What's the Problem With the Big Word "God"?
I'm a believer but I rarely say, plain and simple, "I believe in God." As far as I can remember, my mother has always despised anything remotely religious. She made a genuine effort to instill in her children's minds that the Catholic church was run by stealers, liars, and manipulators, and people who followed them were hopeless fools. I cannot blame her in the slightest, though. She grew up and went to school in communist Czechoslovakia, where the ruling totalitarian Party regarded the Church as a threat to be eliminated and religion as "the opiate of the masses."
And yet, such upbringing didn't succeed in eradicating spirituality from my soul, nor thoughts about the ultimate source from my head.
I was born in a country that is even today considered to be home to one of the most atheist and secular populations in the world. Many people, just like my mom, approach the concept of God from the "there's no scientific proof, so it doesn't exist" perspective. However, many, many, many other people do, indeed, believe. If you dare ask them directly, "Do you believe in God?" you will often hear, "Well, I do believe in something. Some higher order. I just don't know what to call it."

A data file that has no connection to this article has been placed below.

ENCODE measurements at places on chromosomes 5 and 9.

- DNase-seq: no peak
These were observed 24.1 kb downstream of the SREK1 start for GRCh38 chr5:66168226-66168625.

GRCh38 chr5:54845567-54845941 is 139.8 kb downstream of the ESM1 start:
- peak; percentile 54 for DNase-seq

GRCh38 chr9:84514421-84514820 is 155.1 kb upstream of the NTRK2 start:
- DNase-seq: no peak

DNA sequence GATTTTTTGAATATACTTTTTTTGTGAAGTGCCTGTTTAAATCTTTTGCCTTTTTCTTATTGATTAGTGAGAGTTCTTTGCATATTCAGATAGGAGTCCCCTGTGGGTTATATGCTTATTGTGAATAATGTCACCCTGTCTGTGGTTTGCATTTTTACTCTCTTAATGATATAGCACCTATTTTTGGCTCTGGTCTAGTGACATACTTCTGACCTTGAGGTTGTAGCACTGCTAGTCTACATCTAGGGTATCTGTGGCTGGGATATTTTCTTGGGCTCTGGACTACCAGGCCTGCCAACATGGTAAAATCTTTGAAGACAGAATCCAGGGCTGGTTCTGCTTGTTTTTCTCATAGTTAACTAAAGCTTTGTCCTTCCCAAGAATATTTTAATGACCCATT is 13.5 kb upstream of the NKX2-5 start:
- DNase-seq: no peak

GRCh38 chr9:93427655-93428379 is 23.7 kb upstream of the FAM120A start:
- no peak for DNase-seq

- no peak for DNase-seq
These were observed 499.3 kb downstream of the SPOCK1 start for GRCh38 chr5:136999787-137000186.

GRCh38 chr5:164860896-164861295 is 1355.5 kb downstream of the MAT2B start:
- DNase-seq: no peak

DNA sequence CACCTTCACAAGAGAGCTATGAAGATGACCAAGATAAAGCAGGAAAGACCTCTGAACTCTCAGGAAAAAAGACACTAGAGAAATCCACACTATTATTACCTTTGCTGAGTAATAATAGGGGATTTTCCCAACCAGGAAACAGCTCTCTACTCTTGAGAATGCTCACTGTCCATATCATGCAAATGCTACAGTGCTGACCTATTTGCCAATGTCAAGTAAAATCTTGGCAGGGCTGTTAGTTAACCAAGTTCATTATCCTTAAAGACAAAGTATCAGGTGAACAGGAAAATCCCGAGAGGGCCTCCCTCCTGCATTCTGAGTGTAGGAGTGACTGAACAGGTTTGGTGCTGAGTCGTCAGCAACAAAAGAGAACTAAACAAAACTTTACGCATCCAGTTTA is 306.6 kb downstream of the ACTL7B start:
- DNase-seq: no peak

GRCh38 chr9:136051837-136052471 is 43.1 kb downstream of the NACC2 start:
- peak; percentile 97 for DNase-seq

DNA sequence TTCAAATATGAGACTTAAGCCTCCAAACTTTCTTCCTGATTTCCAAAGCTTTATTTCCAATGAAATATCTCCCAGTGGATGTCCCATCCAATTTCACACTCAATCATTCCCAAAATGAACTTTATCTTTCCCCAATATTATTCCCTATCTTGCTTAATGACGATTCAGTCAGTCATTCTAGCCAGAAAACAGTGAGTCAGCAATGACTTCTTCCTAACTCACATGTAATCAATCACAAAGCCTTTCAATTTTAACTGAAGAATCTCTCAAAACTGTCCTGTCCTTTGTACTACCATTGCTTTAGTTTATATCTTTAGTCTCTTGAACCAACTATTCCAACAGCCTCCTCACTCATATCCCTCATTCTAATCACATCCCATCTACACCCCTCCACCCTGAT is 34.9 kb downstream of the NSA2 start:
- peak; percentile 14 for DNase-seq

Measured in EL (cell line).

Having lived in many foreign countries and visited 50+ of them, I have heard this response on many occasions, from people of all colors and origins. Personally, I don't identify myself with any of the world's official religions, even though it would be easier and perhaps reassuring for me if I did. This, however, is something I can't purely blame on my childhood education. I know a few people who have converted as adults and accepted the teachings of the Bible or the Quran, for example, as their own with ease. But in my case, even though I consider myself a deeply spiritual person, no individual religion has ever resonated enough to follow its predetermined path.
What is it then that makes some people struggle with verbalizing the word 'God'?
Some of those who were raised religious don't identify themselves with the beliefs and practices of their parents. Thus the question "Do you believe in God?" impels them to set themselves apart.
Some are apprehensive of being judged by others. When you respond, "Yes. I do believe in God," you're expecting the one asking to make certain assumptions. Assumptions about something that is very private and fragile to you.
Or there are those people who have a certain image of what God means etched into their minds, based on what they've experienced or learned in the past, and it's not particularly aligned with how they feel about their own faith.
I don't mean to offer you a conclusion. And I cannot say, "It's just a word," either. Words matter.
Words that leave your lips invite me to peek into the nooks and crannies of your soul.
If only we care to listen closely.
That's why it's up to each one of us to make peace with this big word, or find our own way of expressing – provided that we decide freely to do so – our relationship with the energy, love, and intelligence that is behind all life in the universe, and our commitment to live with integrity.